Even though the Brazilian economy has slowed down, it continues to offer attractive investment opportunities due to the country’s natural resources and government investment in infrastructure. The social reforms which lifted approximately 20 million people out of poverty in the past decade have also contributed to maintaining strong household consumption. These welfare programs have also been coupled with increased enforcement of laws for the protection of workers and indigenous peoples affected by companies’ operations. The enforcement actions are transparent, with a lot of information on inspections, fines and legal proceedings made accessible online. An example that stands out is the fight against forced labour, in which Brazil undoubtedly has assumed the leadership in Latin America. The Special Mobile Inspection Group created in 1995 composed of labour inspectors, labour prosecutors and Federal Police officers has been a key instrument for the enforcement of the prohibition of forced labour. The group conducts on site investigations into complaints of slave labour, frees enslaved workers and prosecutes the owners of the properties. When an employer is found guilty of having employed workers in conditions amounting to forcedlabour, the Brazilian Ministry of Labour and Employment registers the employer in its slave labour blacklist, which is available on the Ministry’s website. With a total of 398 entities blacklisted as of 31 July this year, the list is longer than ever. Due to the list being publicly available, it is closely followed by non-governmental organizations as well as the private sector. Many financial institutions in Brazil have committed to not providing credits to the companies on the list. In addition, many large transnational companies take the list into account in their supply chain due diligence. The world’s largest beef producer, JBS SA, reports that a number of its cattle suppliers were on the list, putting strains on its business relationships. In June this year retail giant Tesco plc, as well as IKEA and adidas, reportedly cut ties with JBS over concerns of the company’s involvement in slave labour as well as deforestation of the Amazon. The list also provides discouraging insights into the various faces of modern slavery. For example, the inclusion of one of Brazil’s largest real estate companies, MRV Engenharia e Participacoes SA, pointed to the fact that forced labour is not a practice isolated to remote rural estates, but is also common in urban areas. Transparency is not only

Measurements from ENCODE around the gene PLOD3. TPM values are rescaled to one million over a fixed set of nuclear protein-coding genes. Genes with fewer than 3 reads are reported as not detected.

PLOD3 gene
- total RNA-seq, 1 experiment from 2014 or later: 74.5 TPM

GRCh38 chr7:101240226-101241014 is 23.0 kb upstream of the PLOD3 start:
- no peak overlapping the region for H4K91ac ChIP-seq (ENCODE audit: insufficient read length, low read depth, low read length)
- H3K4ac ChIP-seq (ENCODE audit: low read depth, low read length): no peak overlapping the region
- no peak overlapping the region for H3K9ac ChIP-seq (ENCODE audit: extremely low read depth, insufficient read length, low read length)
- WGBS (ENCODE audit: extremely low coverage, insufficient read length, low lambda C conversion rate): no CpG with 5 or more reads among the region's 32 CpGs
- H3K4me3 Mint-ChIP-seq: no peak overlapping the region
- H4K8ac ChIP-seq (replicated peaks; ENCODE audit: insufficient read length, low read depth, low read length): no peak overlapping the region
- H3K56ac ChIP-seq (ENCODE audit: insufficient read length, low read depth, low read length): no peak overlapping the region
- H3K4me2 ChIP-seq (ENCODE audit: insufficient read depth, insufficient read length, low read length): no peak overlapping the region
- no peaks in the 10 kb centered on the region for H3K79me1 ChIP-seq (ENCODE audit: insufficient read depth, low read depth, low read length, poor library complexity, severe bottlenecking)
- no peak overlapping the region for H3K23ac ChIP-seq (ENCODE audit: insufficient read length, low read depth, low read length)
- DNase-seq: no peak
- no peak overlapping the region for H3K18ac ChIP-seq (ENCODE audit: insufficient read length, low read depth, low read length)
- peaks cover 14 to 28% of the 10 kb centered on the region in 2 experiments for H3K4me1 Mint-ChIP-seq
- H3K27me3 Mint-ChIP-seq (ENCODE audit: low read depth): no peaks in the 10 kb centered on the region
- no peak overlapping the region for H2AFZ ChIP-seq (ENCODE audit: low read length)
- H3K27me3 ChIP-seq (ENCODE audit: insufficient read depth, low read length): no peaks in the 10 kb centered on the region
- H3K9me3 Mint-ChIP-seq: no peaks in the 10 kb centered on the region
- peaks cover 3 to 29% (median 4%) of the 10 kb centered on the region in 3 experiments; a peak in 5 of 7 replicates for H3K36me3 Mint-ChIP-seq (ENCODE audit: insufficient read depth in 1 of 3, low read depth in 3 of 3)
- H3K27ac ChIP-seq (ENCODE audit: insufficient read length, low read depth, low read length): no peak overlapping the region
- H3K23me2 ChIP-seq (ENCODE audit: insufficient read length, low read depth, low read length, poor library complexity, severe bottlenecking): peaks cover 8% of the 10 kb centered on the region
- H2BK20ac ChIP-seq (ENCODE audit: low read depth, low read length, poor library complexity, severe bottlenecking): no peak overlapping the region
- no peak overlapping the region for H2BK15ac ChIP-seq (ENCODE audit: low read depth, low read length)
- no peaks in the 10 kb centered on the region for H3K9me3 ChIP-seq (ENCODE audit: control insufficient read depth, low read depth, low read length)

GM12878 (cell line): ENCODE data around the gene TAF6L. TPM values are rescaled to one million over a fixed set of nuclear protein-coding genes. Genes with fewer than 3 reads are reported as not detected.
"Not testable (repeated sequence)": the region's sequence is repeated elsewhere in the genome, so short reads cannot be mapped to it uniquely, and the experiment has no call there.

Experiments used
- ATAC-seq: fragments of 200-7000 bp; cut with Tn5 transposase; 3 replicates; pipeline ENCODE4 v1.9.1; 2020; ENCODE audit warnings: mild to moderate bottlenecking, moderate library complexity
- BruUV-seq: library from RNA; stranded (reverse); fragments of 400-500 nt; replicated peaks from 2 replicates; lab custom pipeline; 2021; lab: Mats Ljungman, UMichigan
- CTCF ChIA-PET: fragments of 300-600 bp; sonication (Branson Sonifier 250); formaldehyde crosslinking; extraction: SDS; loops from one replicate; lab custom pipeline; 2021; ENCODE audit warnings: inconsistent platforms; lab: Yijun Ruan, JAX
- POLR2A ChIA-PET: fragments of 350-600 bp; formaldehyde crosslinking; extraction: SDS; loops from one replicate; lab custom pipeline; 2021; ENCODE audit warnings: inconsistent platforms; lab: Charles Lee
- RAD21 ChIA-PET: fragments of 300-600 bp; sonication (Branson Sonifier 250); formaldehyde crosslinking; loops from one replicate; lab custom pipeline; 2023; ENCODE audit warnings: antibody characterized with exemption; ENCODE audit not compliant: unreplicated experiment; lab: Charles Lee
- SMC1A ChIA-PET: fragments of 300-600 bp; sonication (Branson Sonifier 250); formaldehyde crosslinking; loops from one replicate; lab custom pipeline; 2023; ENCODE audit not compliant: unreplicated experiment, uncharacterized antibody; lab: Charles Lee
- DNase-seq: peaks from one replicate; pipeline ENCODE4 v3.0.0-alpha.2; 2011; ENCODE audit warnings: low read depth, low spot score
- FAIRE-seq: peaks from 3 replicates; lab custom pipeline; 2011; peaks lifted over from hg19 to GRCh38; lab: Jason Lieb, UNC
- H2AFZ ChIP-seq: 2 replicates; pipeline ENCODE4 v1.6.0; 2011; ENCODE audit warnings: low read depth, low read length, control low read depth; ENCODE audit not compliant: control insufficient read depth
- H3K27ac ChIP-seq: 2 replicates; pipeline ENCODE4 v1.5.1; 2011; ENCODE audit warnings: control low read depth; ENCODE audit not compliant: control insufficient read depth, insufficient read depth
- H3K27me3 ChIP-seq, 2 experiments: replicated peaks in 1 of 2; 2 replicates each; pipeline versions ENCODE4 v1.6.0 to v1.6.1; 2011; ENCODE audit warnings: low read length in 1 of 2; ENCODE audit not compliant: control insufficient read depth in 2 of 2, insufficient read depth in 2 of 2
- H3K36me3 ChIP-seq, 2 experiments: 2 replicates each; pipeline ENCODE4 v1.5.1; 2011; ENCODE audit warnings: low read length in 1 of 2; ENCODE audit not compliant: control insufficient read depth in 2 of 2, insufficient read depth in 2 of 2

limited to Brazilian labour authorities. The judiciary also makes it easy to monitor lawsuits against companies online. For example, more than 10 ongoing cases against Brazil’s fifth largest company Vale SA involving the rights of indigenous peoples can easily be tracked through the respective courts’ websites. The amount of publicly available information on these legal proceedings continues to draw the attention to Vale’s failure to manage its impacts on indigenous peoples. While Brazilian companies’ social performance is not lagging behind thatof their peers in Latin America, their Brazilian operations are certainly facing more scrutiny due to Brazilian authorities’ openness. As an advisor to institutional investors in the area of responsible investment, we help our clients in engaging through dialogue with Brazilian companies regarding their management of social impacts. Brazil’s giants are in a good position to show that fast economic growth does not have to be achieved at the expense of workers and socially marginalized groups, such as indigenous peoples.
Maria Sjödin is Engagement Manager at Ethix SRI Advisors